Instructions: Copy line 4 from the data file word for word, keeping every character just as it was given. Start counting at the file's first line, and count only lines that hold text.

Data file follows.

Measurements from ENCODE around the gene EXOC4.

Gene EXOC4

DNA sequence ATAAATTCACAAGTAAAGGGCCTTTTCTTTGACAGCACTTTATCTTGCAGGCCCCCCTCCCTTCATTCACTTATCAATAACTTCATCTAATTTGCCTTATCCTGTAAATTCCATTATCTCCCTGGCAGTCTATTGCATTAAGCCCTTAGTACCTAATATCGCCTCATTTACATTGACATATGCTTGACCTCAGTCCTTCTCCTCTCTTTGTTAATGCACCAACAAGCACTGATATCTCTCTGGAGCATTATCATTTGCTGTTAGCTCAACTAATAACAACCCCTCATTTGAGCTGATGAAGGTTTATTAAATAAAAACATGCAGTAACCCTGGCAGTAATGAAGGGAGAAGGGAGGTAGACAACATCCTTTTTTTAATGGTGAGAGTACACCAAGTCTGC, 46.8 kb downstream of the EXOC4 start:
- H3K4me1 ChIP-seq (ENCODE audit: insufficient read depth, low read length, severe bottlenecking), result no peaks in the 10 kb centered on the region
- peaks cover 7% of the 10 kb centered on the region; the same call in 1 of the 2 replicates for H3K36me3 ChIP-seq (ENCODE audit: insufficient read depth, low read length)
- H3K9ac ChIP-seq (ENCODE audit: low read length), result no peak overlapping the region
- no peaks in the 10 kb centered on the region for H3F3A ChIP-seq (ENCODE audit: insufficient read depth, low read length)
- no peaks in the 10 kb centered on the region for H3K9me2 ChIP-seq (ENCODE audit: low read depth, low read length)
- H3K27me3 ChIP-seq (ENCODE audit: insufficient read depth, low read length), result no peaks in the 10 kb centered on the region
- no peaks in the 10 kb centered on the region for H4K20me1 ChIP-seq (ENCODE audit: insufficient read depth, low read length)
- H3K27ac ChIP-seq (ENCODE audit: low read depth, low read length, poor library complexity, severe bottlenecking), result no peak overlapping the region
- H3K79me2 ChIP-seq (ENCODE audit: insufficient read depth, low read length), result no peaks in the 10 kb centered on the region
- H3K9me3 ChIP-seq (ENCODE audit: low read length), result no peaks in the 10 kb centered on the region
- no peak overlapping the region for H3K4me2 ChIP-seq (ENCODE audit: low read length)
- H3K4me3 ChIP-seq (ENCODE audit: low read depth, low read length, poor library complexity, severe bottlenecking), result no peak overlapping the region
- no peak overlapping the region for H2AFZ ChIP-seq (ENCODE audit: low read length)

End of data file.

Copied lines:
- H3K4me1 ChIP-seq (ENCODE audit: insufficient read depth, low read length, severe bottlenecking), result no peaks in the 10 kb centered on the region